The Indelible Mark Of A Victim
The Indelible Mark Of A Victim

The Indelible Mark Of A Victim



Alt = Survivor Of Narcissistic Abuse

The Indelible Mark That Screams Victim

When I began my journey to healing, I wore the indelible mark of a former victim of Narcissistic Abuse. Everything about me seemed to shout that I was a broken human being. 

It’s not exactly a badge of honor, but it’s not something survivors should be ashamed of, either. More than anything, this indelible mark of Narcissistic Abuse is something that we need to be aware of.

Because it’s not a conscious thing, we don’t automatically know we’re wearing it. It’s not like I was walking around with a giant sign on my face that screamed, “Hey, I was horribly abused and I haven’t healed yet. I’m vulnerable! My judgment sucks at this point and I’m an easy mark!”

We never have to write a single word on any part of our bodies to be vulnerable to predators. They sense it. They’re experts at finding our demons and manipulating us into trusting them.

When the predator decides to pounce, we’re blindsided. Suddenly, the cycle of abuse has come full circle and, once again, we’re the prey that’s being eaten alive.

Learn To Recognize Manipulative Behaviors

It’s a pattern that victims of abuse repeatedly and inadvertently fall into. I was determined not to get back on the merry-go-round to hell. Maybe I was marked, but I was no longer ignorant.

Notice I didn’t say dumb or naive. Just because someone becomes a victim doesn’t mean they’re reckless or stupid. And it certainly doesn’t mean they asked for it or like being abused. It simply means they didn’t recognize the manipulation techniques of the predator who saw them as prey.

Empathetic people don’t go out in search of a victim. They don’t have a hidden agenda when they meet new people, and they don’t expect anyone else to, either.

I used to believe in the inherent goodness of people, but I learned the hard way that there’s no such thing. Being human and being humane are two different things entirely.

My path to recovery has included a lot of newfound awareness. I’ve educated myself about Narcissistic Personality Disorder, manipulative behaviors, and other topics that give me a better chance of protecting myself against predators.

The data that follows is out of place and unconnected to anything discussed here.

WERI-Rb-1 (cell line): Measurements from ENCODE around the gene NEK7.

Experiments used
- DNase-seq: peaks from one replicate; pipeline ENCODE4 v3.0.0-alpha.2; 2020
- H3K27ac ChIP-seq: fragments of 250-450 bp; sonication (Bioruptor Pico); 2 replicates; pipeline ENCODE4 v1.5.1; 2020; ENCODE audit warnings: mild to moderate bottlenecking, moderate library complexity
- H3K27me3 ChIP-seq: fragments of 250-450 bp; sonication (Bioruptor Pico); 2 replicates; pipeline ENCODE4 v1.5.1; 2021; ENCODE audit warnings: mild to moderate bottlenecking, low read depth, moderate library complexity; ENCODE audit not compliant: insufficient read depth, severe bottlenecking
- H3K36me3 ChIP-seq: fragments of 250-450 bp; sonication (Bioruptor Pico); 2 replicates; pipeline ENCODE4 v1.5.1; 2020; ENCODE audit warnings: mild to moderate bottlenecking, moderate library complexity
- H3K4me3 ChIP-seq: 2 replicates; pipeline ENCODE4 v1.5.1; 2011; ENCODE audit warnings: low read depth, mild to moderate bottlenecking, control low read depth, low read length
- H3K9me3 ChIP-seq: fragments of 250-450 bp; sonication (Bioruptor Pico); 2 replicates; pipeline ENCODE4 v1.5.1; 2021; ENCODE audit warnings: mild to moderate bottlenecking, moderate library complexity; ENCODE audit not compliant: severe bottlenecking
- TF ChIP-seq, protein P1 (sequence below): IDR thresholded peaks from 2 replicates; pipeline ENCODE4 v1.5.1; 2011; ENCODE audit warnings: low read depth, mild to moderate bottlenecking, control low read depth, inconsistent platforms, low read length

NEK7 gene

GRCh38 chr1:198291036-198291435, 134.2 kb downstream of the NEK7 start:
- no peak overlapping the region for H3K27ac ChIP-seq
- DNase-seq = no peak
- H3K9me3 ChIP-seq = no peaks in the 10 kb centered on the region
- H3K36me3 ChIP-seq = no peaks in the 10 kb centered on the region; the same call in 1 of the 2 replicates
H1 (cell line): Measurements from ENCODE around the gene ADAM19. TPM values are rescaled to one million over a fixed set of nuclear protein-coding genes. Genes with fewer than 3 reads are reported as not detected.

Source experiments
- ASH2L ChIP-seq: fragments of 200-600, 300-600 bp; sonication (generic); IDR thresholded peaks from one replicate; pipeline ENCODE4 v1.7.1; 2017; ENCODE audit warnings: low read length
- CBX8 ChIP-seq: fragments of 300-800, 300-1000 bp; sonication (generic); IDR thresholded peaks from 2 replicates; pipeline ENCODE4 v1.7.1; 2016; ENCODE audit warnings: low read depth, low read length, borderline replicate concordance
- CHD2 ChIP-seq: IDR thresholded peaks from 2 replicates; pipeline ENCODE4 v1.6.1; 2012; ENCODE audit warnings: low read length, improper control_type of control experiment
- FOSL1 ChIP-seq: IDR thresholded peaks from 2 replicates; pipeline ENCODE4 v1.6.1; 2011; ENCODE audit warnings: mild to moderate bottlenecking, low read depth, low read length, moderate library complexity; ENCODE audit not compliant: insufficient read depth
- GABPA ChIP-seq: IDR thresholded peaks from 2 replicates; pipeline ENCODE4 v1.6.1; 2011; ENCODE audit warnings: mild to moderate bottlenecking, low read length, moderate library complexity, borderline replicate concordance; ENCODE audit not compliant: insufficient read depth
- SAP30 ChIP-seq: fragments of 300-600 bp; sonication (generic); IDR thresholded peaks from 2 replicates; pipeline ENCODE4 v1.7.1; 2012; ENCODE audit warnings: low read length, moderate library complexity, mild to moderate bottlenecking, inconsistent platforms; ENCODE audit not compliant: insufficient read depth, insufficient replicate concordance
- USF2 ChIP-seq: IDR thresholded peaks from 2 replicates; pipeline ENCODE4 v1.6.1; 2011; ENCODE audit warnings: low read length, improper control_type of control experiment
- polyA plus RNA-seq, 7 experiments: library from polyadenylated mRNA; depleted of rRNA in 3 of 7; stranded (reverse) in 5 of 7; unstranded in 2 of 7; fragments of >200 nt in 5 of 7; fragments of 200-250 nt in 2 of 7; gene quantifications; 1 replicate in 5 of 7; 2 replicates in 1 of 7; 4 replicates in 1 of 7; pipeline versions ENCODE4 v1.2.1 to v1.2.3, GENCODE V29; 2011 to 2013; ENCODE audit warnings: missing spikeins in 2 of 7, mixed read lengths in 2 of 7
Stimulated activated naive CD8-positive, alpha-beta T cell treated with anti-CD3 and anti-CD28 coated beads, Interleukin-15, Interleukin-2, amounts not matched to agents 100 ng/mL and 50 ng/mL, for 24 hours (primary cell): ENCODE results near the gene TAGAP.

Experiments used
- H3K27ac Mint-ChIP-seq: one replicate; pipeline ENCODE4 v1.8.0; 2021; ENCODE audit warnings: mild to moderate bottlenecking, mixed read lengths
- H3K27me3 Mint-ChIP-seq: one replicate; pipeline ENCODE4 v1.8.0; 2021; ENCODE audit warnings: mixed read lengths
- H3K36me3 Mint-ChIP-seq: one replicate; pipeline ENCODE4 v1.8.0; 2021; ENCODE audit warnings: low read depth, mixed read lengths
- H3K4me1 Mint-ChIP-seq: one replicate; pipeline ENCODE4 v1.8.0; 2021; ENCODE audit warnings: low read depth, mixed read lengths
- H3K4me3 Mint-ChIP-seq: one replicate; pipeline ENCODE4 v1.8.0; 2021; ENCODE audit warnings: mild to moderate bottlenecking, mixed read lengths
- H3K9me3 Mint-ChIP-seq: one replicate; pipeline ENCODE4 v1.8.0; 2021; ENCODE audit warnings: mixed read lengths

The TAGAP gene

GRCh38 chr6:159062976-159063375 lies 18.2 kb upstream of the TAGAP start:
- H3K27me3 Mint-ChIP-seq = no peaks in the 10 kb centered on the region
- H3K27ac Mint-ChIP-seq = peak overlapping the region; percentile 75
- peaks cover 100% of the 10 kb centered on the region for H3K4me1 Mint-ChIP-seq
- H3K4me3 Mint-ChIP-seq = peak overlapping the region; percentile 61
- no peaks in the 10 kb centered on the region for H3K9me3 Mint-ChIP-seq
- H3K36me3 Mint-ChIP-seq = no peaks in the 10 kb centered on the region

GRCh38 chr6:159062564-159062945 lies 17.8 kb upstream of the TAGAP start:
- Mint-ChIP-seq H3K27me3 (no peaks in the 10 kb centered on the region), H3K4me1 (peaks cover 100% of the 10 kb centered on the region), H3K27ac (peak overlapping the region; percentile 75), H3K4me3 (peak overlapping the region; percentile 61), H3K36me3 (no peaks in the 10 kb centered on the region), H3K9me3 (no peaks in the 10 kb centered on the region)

I’m a firm believer that knowledge is power. Still, it’s not a guarantee, so for several months, I didn’t give anyone a chance to manipulate me. Long before the pandemic, I practiced social distancing.

I also accepted that I’d be wearing this indelible mark of Narcissistic Abuse for a while. I just had to heal. Then I’d worry about getting rid of the scars.

Never in my wildest dreams did I think I’d still be wearing the mark three years later. Yet, here I am. 

Alt = Survivor Of Narcissistic Abuse

It isn’t really noticeable to the casual observer. But if you look a little closer, you can’t miss it.

Unfortunately, there are times when the horrors of the past creep into the present. A couple of nights ago was one of those times.

My fiancé and I were talking about my upcoming move to the other side of the world. His world. 

Normally, those talks are the happy anticipation of two people very much in love. Two people close to starting their new life as a married couple.


Demons: The Spawn Of The Narcissist

Well, I hurled a giant monkey wrench from America all the way to Saudi Arabia, let me tell you. I suddenly transformed from human being to complete jackass, with no warning.

Even worse, I couldn’t come up with a reasonable explanation for my outburst. Not at the time, anyway.

Lo and behold, the indelible mark clarified things for me a little later. I’m terrified of becoming a victim again.


That’s perfectly normal, though. Right?


Not necessarily. Not if he has never intentionally hurt me. Nor does he exhibit any signs of being manipulative, deceptive, or narcissistic. Nada.


And not if he treats me with dignity, respect, empathy, kindness, and compassion. Not if I know, with every fiber in my body, that he loves me.

The crazy thing is that I do know he loves me. I can’t explain why I occasionally freak out and question something I know is real.

That’s the reality of being a survivor of Narcissistic Abuse. Sometimes, the demons of a former victim don’t die easily. They come back as ghosts to haunt you when you least expect it.


Still, I came close to letting the ugliness of my past sabotage my future, which is exactly what the demons want. After all, they’re the spawn of the narcissistic abuser.

The truth is, I have come a long way on the path to healing. But I haven’t completed the journey yet. Certain things in life don’t have time frames, and some scars take longer than others to heal.



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